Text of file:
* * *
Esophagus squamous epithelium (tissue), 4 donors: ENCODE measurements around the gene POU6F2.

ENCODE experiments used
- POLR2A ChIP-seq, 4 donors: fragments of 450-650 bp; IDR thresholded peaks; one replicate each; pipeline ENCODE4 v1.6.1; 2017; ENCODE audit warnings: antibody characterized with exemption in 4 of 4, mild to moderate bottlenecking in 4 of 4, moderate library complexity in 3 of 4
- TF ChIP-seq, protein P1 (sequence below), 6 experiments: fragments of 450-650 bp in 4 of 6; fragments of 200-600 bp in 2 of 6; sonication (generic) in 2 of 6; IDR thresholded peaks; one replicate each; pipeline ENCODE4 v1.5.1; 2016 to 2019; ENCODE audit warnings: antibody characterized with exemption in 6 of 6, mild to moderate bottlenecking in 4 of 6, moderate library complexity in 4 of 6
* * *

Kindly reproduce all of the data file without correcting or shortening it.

Esophagus squamous epithelium (tissue), 4 donors: ENCODE measurements around the gene POU6F2.

ENCODE experiments used
- POLR2A ChIP-seq, 4 donors: fragments of 450-650 bp; IDR thresholded peaks; one replicate each; pipeline ENCODE4 v1.6.1; 2017; ENCODE audit warnings: antibody characterized with exemption in 4 of 4, mild to moderate bottlenecking in 4 of 4, moderate library complexity in 3 of 4
- TF ChIP-seq, protein P1 (sequence below), 6 experiments: fragments of 450-650 bp in 4 of 6; fragments of 200-600 bp in 2 of 6; sonication (generic) in 2 of 6; IDR thresholded peaks; one replicate each; pipeline ENCODE4 v1.5.1; 2016 to 2019; ENCODE audit warnings: antibody characterized with exemption in 6 of 6, mild to moderate bottlenecking in 4 of 6, moderate library complexity in 4 of 6